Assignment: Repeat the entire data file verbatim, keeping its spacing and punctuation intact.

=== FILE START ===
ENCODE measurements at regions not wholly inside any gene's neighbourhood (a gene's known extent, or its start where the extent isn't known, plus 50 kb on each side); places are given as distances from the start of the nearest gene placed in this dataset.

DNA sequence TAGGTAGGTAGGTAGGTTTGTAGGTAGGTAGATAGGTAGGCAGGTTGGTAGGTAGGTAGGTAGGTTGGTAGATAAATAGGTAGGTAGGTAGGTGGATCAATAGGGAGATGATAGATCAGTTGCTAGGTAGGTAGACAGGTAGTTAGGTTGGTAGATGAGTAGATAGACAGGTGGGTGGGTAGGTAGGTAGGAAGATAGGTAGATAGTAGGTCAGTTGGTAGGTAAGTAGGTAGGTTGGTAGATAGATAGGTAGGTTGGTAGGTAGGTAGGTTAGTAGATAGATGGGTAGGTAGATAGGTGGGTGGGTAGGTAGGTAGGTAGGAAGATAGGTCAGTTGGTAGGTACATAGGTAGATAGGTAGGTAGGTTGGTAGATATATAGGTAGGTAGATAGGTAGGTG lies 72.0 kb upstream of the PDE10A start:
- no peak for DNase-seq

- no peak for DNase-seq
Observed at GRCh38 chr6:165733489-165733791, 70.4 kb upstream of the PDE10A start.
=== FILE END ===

ENCODE measurements at regions not wholly inside any gene's neighbourhood (a gene's known extent, or its start where the extent isn't known, plus 50 kb on each side); places are given as distances from the start of the nearest gene placed in this dataset.

DNA sequence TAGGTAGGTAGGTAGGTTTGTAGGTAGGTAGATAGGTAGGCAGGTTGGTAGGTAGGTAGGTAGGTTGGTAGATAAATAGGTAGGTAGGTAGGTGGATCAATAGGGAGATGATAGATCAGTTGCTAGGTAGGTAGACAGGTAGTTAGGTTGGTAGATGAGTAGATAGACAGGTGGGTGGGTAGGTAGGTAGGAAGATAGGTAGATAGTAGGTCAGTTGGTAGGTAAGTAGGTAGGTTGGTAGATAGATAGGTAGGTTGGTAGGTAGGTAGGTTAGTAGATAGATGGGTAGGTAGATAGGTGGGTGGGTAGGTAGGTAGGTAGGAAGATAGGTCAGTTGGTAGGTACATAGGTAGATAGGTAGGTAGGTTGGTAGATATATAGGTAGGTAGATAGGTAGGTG lies 72.0 kb upstream of the PDE10A start:
- no peak for DNase-seq

- no peak for DNase-seq
Observed at GRCh38 chr6:165733489-165733791, 70.4 kb upstream of the PDE10A start.